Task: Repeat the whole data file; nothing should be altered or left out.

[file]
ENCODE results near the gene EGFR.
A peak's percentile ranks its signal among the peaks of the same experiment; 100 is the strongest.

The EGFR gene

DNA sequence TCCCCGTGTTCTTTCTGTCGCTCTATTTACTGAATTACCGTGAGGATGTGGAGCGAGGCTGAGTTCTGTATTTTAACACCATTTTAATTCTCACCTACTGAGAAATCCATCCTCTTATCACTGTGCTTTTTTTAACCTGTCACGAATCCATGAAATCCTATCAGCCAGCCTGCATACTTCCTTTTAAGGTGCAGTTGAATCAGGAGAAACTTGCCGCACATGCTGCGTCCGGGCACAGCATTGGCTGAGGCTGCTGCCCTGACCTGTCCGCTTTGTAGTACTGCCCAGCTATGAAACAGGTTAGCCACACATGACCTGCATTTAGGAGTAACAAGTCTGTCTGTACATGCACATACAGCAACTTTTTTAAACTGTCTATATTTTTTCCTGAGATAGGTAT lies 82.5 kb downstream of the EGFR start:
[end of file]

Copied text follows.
ENCODE results near the gene EGFR.
A peak's percentile ranks its signal among the peaks of the same experiment; 100 is the strongest.

The EGFR gene

DNA sequence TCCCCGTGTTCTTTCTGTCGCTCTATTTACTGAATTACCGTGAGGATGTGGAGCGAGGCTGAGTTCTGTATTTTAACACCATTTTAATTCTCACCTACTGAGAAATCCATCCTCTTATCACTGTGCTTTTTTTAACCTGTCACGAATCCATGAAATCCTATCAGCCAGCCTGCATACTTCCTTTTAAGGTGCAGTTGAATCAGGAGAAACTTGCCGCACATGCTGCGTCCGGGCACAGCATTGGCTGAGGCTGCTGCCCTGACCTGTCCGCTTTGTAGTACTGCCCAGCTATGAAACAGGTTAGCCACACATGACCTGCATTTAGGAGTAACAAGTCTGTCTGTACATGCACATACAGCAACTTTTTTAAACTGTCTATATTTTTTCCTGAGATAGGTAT lies 82.5 kb downstream of the EGFR start: